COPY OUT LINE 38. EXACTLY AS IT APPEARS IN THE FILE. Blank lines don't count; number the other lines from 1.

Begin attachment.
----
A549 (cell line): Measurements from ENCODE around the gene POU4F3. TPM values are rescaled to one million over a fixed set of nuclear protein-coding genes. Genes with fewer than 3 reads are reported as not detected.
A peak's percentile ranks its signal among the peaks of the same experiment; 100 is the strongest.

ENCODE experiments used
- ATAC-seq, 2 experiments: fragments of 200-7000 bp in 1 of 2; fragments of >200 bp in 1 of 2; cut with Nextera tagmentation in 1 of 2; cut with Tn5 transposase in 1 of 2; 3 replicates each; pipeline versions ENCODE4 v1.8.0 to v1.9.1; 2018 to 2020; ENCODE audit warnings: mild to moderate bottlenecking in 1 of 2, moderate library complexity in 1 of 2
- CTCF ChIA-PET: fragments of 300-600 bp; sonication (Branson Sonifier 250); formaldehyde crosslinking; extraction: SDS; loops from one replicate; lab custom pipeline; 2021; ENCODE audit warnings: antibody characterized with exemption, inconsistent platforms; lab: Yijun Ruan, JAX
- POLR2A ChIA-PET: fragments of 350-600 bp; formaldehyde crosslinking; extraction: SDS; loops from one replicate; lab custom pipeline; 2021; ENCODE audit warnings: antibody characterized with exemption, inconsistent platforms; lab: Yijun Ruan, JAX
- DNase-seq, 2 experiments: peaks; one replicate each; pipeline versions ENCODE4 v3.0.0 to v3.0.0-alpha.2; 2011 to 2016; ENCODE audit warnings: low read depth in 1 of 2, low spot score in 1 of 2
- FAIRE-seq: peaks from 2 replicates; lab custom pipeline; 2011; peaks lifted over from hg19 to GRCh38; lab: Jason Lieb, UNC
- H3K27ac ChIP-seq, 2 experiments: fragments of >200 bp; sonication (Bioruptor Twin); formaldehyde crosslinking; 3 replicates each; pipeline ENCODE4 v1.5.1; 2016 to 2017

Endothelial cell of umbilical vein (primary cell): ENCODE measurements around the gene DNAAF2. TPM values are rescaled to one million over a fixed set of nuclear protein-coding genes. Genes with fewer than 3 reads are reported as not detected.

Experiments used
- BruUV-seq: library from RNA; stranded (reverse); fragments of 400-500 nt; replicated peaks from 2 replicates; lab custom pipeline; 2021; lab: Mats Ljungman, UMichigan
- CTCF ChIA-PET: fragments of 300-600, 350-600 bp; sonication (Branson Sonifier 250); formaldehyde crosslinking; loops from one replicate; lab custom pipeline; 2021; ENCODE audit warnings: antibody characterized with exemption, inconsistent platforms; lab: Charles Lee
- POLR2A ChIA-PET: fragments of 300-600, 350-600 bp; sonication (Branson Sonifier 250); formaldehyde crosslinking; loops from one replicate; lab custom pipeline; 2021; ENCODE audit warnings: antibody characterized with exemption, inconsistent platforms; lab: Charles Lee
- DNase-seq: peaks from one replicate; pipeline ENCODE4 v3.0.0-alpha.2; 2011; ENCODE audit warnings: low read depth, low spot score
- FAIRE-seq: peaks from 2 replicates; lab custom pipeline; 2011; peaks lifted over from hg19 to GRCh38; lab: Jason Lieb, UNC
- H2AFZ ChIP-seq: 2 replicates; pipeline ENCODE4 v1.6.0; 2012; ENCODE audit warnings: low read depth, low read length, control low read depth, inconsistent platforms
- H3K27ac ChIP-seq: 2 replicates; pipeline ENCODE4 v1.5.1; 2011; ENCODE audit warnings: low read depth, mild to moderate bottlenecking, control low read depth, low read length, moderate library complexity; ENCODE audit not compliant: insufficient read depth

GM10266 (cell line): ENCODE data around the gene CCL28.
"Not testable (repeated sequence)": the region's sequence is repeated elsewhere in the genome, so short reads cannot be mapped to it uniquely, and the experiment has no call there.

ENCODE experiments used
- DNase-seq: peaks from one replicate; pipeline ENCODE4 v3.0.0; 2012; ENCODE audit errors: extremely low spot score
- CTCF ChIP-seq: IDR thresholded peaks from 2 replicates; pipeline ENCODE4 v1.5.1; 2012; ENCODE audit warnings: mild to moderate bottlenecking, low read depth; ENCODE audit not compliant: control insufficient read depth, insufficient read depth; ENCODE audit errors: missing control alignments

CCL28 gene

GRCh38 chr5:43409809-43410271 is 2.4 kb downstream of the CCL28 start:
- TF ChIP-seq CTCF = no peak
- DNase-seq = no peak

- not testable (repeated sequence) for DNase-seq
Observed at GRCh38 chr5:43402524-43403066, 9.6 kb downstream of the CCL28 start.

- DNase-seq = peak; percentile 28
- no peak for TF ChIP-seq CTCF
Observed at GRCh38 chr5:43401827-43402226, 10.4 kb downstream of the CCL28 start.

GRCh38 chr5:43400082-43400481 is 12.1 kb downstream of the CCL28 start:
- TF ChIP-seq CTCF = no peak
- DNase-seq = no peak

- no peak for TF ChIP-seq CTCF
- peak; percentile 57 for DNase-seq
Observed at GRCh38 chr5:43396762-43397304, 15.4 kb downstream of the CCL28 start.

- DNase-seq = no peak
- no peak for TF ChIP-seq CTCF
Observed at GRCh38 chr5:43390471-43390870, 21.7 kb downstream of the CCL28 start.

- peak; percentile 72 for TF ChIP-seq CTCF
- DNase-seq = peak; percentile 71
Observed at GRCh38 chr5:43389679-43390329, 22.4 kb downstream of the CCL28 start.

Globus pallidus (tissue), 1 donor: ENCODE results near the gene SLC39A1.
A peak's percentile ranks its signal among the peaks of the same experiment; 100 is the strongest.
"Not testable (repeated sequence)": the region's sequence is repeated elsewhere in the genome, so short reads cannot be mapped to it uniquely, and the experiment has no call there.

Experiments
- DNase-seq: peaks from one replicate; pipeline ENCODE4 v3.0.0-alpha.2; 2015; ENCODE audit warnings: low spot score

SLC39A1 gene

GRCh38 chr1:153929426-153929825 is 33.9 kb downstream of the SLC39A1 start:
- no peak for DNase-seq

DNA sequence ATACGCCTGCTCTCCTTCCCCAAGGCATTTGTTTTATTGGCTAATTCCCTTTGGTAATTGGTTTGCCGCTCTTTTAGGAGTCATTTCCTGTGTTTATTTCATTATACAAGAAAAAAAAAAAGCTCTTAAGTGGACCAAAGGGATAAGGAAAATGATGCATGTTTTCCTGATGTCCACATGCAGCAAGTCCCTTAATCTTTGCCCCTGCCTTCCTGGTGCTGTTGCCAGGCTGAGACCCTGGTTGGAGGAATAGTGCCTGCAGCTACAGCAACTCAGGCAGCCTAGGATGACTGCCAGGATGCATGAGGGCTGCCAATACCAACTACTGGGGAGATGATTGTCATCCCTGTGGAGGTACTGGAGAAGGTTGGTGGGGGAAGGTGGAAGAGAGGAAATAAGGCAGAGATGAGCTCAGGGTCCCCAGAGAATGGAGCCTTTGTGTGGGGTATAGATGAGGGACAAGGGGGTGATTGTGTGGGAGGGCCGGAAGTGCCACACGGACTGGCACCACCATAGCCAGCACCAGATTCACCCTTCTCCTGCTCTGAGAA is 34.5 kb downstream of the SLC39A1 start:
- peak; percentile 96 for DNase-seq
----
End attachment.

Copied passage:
Observed at GRCh38 chr5:43396762-43397304, 15.4 kb downstream of the CCL28 start.